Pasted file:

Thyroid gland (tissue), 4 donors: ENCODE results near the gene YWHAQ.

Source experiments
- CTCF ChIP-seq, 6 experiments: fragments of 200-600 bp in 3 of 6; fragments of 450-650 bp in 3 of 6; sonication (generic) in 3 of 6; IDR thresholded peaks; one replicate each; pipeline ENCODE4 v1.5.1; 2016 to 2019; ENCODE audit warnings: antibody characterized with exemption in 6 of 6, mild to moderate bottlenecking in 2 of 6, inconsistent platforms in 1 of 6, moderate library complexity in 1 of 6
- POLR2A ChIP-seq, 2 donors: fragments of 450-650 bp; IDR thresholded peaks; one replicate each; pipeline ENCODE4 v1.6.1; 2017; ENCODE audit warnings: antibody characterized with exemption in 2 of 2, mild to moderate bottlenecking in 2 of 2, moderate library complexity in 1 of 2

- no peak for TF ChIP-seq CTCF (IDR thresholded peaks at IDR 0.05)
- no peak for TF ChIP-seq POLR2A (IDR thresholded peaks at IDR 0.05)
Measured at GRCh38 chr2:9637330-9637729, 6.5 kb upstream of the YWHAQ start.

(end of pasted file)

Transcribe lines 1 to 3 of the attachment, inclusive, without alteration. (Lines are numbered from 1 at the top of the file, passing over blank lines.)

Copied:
Thyroid gland (tissue), 4 donors: ENCODE results near the gene YWHAQ.

Source experiments
- CTCF ChIP-seq, 6 experiments: fragments of 200-600 bp in 3 of 6; fragments of 450-650 bp in 3 of 6; sonication (generic) in 3 of 6; IDR thresholded peaks; one replicate each; pipeline ENCODE4 v1.5.1; 2016 to 2019; ENCODE audit warnings: antibody characterized with exemption in 6 of 6, mild to moderate bottlenecking in 2 of 6, inconsistent platforms in 1 of 6, moderate library complexity in 1 of 6